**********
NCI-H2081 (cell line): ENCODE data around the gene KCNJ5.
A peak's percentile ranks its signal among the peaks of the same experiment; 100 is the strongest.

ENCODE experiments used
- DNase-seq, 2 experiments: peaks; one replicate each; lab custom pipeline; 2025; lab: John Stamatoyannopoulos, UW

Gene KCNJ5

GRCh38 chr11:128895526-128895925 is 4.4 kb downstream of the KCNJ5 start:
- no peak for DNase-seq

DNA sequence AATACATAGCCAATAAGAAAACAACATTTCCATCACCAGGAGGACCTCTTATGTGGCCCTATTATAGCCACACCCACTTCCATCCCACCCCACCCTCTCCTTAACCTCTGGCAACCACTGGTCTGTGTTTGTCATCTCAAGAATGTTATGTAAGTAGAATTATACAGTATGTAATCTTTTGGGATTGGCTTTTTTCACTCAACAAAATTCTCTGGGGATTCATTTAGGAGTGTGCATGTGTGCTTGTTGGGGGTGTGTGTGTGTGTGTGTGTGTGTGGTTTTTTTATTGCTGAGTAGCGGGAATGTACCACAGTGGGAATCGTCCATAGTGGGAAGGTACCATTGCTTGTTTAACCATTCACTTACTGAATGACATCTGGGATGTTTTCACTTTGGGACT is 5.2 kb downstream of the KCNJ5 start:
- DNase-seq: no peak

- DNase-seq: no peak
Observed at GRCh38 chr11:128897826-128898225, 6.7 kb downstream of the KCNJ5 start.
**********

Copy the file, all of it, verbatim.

NCI-H2081 (cell line): ENCODE data around the gene KCNJ5.
A peak's percentile ranks its signal among the peaks of the same experiment; 100 is the strongest.

ENCODE experiments used
- DNase-seq, 2 experiments: peaks; one replicate each; lab custom pipeline; 2025; lab: John Stamatoyannopoulos, UW

Gene KCNJ5

GRCh38 chr11:128895526-128895925 is 4.4 kb downstream of the KCNJ5 start:
- no peak for DNase-seq

DNA sequence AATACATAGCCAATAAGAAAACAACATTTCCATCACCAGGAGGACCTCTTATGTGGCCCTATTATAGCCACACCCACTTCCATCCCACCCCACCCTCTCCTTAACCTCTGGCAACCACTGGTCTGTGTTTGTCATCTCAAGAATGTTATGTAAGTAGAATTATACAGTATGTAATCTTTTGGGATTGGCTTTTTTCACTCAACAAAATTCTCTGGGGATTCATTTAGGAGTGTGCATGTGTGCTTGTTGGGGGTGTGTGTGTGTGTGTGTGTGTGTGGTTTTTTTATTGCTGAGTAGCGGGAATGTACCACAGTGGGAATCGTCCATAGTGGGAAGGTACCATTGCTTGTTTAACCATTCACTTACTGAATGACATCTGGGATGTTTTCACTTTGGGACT is 5.2 kb downstream of the KCNJ5 start:
- DNase-seq: no peak

- DNase-seq: no peak
Observed at GRCh38 chr11:128897826-128898225, 6.7 kb downstream of the KCNJ5 start.